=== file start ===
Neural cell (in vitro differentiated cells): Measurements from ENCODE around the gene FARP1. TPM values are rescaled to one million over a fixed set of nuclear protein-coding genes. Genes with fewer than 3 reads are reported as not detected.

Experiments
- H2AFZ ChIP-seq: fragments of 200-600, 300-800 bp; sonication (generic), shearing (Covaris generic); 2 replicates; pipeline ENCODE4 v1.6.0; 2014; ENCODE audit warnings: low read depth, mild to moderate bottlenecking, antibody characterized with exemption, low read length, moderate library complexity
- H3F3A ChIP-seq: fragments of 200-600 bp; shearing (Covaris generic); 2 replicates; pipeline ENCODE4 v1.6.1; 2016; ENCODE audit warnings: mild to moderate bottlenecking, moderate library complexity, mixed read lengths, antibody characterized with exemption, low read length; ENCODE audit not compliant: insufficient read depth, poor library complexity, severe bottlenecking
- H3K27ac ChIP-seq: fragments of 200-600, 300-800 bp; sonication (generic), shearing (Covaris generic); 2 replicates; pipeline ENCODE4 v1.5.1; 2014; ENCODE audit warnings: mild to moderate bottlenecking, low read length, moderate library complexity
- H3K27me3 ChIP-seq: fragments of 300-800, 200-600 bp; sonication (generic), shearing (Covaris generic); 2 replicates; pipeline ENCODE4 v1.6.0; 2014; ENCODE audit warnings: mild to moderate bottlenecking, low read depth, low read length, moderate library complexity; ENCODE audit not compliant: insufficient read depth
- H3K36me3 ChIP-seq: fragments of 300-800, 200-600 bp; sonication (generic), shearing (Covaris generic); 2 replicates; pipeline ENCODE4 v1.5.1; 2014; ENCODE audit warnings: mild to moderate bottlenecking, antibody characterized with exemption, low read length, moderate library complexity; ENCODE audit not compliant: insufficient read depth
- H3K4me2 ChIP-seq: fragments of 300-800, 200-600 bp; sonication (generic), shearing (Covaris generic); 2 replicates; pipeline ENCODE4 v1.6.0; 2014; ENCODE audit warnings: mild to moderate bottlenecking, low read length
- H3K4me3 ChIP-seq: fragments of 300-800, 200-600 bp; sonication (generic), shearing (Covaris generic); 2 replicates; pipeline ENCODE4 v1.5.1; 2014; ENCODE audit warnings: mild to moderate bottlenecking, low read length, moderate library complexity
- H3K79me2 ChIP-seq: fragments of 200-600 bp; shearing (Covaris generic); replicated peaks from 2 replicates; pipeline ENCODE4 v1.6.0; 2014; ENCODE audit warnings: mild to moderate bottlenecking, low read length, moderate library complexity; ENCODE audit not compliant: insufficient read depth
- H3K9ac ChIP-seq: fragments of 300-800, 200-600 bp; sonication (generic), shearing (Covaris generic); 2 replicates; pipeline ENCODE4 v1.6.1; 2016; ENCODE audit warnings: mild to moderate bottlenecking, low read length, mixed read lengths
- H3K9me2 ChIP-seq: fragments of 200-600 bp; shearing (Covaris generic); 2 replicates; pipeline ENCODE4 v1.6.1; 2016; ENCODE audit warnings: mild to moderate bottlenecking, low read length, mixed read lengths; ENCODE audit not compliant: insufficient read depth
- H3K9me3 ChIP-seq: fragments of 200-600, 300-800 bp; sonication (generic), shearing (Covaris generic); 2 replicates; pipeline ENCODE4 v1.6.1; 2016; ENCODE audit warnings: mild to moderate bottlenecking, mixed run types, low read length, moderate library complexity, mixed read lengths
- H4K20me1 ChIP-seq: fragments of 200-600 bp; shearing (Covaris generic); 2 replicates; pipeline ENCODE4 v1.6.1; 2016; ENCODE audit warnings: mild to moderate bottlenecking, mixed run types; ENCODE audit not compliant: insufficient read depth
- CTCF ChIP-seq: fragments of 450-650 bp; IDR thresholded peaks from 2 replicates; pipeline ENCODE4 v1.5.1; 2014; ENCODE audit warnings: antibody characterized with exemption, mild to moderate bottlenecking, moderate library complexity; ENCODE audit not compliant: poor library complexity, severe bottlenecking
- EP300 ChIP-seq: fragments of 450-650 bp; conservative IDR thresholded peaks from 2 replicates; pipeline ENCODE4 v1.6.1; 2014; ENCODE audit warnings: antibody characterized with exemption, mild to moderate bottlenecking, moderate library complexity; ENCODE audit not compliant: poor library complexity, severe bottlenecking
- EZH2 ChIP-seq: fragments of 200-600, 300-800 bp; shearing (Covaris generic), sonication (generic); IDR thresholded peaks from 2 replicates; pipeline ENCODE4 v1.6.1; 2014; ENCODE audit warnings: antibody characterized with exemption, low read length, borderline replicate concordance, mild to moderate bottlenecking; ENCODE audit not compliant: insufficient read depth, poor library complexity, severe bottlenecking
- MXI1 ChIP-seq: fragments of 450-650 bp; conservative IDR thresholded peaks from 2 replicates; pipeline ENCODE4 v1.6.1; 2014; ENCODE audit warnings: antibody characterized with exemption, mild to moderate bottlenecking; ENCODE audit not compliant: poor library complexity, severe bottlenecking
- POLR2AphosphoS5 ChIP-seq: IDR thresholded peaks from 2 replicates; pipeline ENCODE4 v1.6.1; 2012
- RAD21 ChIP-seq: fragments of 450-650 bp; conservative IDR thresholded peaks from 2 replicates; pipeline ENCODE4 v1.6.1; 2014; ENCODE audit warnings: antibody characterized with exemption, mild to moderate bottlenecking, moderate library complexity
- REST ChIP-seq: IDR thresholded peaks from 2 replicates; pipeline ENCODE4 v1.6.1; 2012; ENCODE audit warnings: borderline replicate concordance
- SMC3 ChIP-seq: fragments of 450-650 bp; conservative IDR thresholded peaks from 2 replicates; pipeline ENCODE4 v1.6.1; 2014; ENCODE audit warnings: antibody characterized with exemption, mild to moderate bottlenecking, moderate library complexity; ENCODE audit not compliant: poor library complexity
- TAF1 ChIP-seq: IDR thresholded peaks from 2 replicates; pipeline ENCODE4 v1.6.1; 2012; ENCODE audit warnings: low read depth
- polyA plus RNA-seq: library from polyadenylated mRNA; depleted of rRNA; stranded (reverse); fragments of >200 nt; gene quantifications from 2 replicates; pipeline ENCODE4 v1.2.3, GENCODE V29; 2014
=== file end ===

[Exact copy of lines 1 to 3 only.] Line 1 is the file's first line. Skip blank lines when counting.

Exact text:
Neural cell (in vitro differentiated cells): Measurements from ENCODE around the gene FARP1. TPM values are rescaled to one million over a fixed set of nuclear protein-coding genes. Genes with fewer than 3 reads are reported as not detected.

Experiments
- H2AFZ ChIP-seq: fragments of 200-600, 300-800 bp; sonication (generic), shearing (Covaris generic); 2 replicates; pipeline ENCODE4 v1.6.0; 2014; ENCODE audit warnings: low read depth, mild to moderate bottlenecking, antibody characterized with exemption, low read length, moderate library complexity